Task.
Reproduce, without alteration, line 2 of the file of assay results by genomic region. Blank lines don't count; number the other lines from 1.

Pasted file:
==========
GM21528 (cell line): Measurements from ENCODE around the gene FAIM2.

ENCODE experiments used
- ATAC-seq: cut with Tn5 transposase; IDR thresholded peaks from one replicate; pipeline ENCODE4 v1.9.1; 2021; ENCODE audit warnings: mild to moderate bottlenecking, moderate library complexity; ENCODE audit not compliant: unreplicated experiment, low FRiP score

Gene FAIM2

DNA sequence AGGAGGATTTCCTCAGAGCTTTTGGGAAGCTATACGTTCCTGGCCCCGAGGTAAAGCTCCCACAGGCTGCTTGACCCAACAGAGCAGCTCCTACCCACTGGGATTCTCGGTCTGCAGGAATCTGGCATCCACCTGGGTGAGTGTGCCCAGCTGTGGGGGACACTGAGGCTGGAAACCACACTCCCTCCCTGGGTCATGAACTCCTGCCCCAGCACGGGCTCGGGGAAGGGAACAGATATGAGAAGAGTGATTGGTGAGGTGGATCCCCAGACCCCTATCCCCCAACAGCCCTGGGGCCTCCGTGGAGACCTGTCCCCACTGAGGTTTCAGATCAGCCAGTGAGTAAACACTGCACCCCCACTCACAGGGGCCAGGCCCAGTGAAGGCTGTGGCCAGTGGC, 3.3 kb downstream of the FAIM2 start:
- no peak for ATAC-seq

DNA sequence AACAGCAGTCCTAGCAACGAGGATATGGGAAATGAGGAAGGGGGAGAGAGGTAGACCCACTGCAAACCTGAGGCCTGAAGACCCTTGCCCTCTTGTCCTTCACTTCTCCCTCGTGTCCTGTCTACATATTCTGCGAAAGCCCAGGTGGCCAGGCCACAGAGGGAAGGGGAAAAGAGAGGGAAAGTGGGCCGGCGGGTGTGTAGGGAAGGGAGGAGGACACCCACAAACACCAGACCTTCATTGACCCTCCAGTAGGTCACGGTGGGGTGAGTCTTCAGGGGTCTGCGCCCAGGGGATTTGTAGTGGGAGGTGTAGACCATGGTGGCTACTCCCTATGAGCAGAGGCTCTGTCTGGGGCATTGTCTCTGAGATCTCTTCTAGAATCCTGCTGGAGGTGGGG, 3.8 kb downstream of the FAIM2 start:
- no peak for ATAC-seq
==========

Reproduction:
ENCODE experiments used